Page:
Thick oily smoke obscured the signs
Directing men with dirt-cracked lips
Through knee high water in long lines
To board the waiting off shore ships
But that was far too many years
And none today recall their names
And few recall blood, sweat and tears
Or London nightly lit by flames
Today on a new Dunkirk beach
America had drifted left
Her gloried past seemed out of reach
As Democrats the country cleft
To warring factions at the throat
Of each the other thought as foe
‘Twas then that Trump took off his coat
And battled leftists toe to toe
The country safe, she took his arm
And with him strode the silent beach
Like Cincinnatus, to his farm
The stars once more within our reach

Mighty Croesus

The king of Lydia was the richest man in the world, yet he lost it all in a quest for power. The tale has been told of how his wise men told him that if he crossed the Halys River into Persia he would destroy a kingdom. Misunderstanding the warning, he crossed the river, and the kingdom he destroyed was his.

What is that which I should turn to
Mighty Croesus asked the sage
Have I gold that men should dream of
Have not books on every page
Blazed my name in crimson letters
Boldly drawn and edged in rime
With such wealth from yon Pactolus
River’d gold bequeathed by time
Gold is gold, the sage did answer
But for greatness more must come
Cross the river, fell a Kingdom
Count thee not the mounting sum
Then upon the gentle Halys
Croesus walked with shoes of gold
Into Persia with his army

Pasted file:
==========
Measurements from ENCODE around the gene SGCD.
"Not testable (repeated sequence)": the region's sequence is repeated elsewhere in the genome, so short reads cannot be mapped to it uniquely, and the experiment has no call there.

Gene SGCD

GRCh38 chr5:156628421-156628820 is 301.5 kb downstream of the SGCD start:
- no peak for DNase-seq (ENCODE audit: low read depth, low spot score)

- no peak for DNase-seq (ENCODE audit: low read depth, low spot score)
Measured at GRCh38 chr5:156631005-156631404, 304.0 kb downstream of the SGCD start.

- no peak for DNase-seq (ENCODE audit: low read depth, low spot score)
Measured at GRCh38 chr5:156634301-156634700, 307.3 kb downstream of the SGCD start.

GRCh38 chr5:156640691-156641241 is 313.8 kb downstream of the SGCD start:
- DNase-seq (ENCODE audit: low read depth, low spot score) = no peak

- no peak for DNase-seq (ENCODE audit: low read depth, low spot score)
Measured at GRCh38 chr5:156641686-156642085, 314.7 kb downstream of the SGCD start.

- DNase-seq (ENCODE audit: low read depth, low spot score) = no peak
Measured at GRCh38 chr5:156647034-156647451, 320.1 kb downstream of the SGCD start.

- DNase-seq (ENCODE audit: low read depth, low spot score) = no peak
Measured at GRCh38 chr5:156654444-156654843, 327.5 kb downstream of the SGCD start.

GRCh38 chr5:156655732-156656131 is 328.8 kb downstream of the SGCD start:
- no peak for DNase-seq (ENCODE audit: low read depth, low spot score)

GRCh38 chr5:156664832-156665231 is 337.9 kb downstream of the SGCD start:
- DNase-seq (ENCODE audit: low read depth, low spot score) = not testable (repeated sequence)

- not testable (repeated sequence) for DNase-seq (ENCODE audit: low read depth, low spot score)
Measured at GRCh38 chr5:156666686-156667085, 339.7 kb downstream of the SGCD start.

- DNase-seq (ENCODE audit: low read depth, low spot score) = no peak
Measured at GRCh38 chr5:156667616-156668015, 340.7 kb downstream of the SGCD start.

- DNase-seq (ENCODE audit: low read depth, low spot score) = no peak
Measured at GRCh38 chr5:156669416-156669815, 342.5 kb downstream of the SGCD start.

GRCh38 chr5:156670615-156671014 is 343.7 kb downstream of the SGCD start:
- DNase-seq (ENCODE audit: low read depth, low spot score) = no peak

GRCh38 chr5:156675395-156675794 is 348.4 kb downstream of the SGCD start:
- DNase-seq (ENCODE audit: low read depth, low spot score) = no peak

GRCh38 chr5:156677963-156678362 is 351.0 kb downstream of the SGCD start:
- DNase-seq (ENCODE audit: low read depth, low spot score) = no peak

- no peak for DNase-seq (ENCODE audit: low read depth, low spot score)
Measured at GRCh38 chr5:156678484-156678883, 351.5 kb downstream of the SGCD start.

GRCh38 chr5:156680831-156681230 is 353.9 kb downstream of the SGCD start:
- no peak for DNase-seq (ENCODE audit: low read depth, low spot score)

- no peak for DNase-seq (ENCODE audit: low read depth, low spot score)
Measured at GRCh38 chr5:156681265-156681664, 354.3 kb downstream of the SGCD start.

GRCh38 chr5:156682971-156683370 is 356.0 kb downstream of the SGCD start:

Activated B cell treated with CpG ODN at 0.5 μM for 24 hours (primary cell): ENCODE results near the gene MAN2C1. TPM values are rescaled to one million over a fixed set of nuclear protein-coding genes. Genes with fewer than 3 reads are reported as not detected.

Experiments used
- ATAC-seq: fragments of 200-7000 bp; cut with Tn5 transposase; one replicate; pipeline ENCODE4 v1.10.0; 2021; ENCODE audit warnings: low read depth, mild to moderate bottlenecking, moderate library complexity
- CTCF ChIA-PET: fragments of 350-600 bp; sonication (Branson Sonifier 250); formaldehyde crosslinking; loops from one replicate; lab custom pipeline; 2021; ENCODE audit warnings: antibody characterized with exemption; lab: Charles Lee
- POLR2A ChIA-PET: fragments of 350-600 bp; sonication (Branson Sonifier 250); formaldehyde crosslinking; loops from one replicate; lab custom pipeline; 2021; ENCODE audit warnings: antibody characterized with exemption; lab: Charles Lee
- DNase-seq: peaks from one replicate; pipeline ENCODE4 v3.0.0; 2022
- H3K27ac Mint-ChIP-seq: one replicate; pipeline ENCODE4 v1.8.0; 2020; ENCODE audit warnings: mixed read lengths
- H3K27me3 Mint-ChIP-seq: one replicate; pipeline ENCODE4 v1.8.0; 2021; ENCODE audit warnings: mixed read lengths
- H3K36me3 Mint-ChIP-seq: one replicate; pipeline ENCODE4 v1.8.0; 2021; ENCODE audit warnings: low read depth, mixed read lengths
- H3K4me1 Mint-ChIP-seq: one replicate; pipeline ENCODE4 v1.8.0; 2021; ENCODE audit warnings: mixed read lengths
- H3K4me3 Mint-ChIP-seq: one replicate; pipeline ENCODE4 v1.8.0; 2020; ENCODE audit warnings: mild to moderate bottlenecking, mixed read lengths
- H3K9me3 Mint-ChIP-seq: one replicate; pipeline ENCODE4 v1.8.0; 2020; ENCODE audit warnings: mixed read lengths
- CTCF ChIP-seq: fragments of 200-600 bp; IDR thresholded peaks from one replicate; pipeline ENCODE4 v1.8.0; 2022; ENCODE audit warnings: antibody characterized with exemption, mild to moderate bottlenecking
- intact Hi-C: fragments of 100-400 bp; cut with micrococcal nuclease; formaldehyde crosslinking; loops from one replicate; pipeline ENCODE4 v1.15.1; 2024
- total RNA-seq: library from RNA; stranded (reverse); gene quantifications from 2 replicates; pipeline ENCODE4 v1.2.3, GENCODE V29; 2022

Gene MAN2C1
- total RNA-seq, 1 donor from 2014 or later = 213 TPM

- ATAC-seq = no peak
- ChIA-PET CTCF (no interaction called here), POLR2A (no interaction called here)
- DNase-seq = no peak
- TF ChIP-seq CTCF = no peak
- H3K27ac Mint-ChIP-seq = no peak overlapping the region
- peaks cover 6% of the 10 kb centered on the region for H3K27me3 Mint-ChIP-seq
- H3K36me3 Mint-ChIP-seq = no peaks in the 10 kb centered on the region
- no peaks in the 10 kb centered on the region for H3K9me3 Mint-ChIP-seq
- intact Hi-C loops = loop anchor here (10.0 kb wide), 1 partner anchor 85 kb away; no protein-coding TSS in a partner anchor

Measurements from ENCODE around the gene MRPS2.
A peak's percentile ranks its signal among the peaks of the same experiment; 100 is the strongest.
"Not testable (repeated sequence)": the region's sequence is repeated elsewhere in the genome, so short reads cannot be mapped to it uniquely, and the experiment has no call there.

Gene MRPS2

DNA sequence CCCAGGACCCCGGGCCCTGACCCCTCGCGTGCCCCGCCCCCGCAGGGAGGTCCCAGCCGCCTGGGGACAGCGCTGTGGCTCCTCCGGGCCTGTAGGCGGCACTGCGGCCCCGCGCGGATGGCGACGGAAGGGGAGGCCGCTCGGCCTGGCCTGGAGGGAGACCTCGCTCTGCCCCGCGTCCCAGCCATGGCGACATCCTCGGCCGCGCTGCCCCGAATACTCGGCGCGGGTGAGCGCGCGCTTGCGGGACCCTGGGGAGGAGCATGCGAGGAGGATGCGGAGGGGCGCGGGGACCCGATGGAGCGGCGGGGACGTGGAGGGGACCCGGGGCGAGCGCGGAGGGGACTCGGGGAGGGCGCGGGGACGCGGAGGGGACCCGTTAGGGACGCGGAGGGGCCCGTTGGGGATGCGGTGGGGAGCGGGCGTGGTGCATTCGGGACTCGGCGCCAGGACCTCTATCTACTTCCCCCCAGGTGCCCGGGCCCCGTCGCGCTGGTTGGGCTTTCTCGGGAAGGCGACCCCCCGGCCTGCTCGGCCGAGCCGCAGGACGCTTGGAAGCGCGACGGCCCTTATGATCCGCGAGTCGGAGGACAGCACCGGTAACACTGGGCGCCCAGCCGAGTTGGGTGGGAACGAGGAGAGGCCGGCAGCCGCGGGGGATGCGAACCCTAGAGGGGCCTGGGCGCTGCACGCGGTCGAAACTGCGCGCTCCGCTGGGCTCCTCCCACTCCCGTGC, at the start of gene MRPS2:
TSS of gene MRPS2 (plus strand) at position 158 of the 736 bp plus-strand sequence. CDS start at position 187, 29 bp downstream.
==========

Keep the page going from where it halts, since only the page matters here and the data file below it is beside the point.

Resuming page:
Herodotus the story told
Captured by the mighty Cyrus
Croesus begged that he might live
For his life then he would give him
All the gold he had to give
There the story ends as often
Golden stories end not well
Gold is but a shining metal
Worthless if your soul you sell

Youthful Days

When I think of my youthful days
And of the very many ways
I diced with danger, laughing at the game
I climbed tall trees and billboards too
I truly did enjoy the view
Up high where eagles soared and called my name
I rode my bike at breakneck speed
And even when I’d start to bleed
From falling down or running into trees
I’d laugh it off and go on home
And douse it with mercurochrome
And put a bandaid on my bloody knees
But what at six seemed fearsome height
In retrospect it almost might
Seem not so far from ground and less than mild
And bike rides where I thought the hills
So steep they caused tremendous spills
Were little tiny bumps and nothing wild
Today when I am gray and old
I find that I am less than bold
And pleased that carefulness is now my style
I think of when I climbed those trees
And rode my bike swift as the breeze
And have to close my eyes and nap a while

Colossus

Foreign governments complain that the United States is violating international law by leaving the Paris Accords and renewing trade deals and such, but international law is whatever the big guy says it is. Twentieth and twenty-first century institutions of international law were always a means to constrain Colossus, who was constrained only to the extent to which he agreed to be constrained. When Donald trump decided Colossus would no longer be constrained by institutions, laws and agreements inimical to Colossus, Colossus was unconstrained, and no one could do anything about it, any more than Thrace could constrain the Roman senate.